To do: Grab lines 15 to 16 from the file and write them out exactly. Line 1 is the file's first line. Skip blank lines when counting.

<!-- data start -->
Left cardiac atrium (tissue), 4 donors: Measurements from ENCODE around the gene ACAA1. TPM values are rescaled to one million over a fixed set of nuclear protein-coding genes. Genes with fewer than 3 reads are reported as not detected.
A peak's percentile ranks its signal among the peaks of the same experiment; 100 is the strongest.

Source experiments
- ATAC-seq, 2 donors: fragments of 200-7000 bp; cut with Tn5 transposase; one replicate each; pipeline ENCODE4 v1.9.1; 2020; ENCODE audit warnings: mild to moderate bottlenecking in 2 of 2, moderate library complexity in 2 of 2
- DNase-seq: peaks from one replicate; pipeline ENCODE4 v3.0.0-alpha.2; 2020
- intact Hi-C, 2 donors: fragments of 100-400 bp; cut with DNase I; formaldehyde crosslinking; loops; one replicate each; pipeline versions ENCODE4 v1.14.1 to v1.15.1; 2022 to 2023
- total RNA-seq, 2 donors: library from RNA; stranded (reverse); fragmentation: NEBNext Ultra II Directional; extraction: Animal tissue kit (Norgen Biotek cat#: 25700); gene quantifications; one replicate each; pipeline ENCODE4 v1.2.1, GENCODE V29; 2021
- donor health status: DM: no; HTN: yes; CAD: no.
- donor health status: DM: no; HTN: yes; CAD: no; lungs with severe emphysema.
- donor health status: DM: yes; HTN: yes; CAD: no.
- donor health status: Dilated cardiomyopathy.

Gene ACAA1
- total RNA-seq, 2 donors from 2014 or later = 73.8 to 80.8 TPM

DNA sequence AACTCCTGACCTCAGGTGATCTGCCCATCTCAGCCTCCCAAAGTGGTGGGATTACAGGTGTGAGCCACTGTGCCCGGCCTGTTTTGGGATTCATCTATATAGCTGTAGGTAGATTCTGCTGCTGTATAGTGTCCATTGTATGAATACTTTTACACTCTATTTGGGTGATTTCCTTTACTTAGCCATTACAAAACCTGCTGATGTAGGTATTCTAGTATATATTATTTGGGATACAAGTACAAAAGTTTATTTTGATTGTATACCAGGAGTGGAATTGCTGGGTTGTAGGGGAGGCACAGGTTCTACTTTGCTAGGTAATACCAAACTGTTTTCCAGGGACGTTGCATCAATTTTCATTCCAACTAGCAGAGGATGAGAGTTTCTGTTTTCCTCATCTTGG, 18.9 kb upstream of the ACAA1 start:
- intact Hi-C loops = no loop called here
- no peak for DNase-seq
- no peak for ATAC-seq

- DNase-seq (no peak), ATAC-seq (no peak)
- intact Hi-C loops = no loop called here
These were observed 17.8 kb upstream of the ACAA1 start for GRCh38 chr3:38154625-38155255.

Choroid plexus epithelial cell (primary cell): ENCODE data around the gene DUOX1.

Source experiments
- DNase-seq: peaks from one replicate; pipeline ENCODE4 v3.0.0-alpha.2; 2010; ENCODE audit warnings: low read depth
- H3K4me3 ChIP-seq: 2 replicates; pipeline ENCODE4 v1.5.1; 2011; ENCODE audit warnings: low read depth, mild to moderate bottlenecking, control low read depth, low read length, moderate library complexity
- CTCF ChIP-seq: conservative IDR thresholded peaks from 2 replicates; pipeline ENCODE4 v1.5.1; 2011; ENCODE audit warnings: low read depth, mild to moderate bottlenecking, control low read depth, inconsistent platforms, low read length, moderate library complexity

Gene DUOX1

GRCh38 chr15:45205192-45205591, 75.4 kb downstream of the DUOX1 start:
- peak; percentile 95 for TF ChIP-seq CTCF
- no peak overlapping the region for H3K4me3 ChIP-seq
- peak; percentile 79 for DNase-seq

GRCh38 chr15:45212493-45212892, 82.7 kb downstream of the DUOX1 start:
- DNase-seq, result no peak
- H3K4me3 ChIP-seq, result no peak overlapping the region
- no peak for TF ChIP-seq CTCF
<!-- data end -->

- intact Hi-C loops = no loop called here
- no peak for DNase-seq